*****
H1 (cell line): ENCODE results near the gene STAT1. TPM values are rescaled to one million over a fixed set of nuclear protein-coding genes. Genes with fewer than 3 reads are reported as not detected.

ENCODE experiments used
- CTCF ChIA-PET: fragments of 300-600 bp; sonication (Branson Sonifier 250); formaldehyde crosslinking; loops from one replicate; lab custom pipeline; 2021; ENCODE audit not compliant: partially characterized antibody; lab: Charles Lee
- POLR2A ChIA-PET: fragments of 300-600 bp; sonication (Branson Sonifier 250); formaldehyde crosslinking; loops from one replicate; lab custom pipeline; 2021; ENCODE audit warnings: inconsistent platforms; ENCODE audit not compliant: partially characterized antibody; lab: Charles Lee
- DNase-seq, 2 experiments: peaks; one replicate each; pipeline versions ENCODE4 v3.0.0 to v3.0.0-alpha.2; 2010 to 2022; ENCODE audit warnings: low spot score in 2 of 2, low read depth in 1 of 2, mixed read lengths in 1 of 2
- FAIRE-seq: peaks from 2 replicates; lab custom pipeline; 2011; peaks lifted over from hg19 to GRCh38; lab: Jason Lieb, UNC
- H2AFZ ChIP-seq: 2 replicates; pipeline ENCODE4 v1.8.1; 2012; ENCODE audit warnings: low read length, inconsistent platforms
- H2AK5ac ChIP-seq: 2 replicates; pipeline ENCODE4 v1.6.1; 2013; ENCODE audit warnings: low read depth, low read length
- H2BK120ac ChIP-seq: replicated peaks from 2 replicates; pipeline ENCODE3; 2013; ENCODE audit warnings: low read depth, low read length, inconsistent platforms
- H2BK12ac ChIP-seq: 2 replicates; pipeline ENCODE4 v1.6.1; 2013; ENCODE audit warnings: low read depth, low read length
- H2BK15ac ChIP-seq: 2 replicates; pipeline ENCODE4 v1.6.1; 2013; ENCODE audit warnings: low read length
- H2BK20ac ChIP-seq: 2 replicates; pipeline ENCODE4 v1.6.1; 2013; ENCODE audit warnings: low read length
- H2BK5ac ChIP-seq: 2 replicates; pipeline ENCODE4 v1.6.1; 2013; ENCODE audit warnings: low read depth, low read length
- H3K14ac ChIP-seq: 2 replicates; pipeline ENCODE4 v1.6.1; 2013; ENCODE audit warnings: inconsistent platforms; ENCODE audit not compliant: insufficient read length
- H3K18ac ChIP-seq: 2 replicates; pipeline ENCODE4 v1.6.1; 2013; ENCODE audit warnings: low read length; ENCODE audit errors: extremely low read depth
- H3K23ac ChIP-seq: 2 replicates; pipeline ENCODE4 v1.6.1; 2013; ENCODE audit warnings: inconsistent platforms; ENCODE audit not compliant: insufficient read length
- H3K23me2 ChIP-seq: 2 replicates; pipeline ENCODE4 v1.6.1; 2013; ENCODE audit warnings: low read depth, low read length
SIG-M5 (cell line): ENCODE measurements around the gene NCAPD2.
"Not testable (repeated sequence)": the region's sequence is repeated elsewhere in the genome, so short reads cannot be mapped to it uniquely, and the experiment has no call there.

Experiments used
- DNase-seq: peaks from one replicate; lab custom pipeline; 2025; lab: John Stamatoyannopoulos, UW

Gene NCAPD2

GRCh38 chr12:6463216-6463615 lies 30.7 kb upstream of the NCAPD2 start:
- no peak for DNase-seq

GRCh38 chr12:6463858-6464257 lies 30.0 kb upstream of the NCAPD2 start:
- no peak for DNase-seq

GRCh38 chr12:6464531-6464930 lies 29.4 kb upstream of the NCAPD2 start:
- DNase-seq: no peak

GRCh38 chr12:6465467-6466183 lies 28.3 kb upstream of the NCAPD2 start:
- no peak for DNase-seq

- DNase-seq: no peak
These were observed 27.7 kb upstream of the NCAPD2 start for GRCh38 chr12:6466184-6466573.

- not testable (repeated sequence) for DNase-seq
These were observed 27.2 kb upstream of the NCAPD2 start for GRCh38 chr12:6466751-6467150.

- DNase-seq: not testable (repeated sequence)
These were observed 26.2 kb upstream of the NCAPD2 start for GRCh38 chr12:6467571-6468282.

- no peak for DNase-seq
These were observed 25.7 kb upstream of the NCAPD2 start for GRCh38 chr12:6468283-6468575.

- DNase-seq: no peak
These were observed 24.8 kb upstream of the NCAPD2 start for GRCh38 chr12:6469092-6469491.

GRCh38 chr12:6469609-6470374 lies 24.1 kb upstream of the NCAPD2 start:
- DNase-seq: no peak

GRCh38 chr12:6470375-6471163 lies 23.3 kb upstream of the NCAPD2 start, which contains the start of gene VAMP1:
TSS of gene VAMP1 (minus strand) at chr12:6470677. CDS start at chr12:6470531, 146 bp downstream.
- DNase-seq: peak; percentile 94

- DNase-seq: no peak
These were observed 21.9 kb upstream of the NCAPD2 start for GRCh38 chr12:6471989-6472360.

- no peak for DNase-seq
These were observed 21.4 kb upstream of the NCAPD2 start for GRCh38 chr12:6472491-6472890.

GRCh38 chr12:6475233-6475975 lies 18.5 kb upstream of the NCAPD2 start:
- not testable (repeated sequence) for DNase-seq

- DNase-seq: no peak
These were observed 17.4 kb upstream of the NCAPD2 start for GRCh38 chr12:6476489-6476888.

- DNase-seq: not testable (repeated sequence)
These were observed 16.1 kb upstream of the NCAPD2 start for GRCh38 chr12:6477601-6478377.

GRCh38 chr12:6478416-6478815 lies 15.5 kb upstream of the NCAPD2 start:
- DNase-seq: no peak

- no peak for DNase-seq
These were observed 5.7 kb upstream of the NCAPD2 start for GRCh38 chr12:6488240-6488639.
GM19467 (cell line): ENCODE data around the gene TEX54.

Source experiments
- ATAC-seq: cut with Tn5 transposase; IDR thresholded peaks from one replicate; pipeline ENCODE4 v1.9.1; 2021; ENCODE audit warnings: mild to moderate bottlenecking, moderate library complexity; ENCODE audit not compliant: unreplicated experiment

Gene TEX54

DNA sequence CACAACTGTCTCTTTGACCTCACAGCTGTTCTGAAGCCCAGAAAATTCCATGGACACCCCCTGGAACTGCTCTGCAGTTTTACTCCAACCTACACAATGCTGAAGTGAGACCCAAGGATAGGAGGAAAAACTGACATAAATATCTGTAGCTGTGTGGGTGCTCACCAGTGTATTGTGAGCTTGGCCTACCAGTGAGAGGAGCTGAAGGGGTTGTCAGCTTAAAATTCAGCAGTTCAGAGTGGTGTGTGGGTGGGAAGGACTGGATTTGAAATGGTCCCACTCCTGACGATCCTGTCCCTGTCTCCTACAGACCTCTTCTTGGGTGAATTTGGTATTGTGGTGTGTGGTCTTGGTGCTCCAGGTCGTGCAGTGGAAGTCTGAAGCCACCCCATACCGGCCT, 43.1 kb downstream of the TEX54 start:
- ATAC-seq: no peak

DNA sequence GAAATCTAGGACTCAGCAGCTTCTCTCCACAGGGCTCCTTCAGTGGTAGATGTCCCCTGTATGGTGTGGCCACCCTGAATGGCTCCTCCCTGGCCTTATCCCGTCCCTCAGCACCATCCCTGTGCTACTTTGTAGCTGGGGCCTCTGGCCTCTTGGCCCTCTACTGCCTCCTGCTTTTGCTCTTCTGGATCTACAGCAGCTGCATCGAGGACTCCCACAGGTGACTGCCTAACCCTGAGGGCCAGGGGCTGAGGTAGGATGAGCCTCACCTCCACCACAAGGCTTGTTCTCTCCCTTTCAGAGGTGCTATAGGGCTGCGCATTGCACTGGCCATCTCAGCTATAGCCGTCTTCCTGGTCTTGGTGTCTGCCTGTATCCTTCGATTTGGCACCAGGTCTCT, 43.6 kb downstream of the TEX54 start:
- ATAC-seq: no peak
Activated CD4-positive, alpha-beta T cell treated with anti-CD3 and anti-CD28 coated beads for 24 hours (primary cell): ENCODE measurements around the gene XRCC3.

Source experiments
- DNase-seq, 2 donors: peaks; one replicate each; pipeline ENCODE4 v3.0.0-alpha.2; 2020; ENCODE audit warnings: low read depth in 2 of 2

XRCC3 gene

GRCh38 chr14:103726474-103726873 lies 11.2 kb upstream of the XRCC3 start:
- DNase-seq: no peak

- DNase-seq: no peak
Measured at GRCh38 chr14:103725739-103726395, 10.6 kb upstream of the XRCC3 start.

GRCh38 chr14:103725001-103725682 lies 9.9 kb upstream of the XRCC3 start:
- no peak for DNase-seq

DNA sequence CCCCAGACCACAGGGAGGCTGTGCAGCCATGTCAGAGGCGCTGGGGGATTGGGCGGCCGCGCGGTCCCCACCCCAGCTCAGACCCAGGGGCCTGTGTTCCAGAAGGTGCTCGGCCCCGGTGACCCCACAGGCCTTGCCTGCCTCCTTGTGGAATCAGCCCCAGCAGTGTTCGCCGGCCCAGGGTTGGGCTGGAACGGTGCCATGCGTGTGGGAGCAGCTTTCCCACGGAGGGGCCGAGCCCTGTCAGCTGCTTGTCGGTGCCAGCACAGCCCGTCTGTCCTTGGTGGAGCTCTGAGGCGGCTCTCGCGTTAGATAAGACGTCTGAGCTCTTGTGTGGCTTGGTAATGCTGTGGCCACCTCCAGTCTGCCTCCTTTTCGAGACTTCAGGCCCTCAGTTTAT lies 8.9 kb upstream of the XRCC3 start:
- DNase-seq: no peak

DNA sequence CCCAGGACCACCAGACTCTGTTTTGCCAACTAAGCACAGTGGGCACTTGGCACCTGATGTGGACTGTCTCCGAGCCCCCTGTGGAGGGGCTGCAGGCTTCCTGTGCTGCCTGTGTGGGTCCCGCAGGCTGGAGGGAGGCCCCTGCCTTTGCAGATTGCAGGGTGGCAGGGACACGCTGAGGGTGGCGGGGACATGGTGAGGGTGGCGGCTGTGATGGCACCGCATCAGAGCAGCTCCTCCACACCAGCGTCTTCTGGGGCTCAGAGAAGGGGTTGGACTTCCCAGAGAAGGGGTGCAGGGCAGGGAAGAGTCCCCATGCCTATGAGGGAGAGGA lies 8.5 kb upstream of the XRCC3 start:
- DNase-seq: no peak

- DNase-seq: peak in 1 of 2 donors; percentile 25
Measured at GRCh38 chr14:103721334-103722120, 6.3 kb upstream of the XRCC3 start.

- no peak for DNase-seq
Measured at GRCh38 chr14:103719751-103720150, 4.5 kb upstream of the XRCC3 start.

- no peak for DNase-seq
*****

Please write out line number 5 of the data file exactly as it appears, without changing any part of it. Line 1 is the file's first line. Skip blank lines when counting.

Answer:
- DNase-seq, 2 experiments: peaks; one replicate each; pipeline versions ENCODE4 v3.0.0 to v3.0.0-alpha.2; 2010 to 2022; ENCODE audit warnings: low spot score in 2 of 2, low read depth in 1 of 2, mixed read lengths in 1 of 2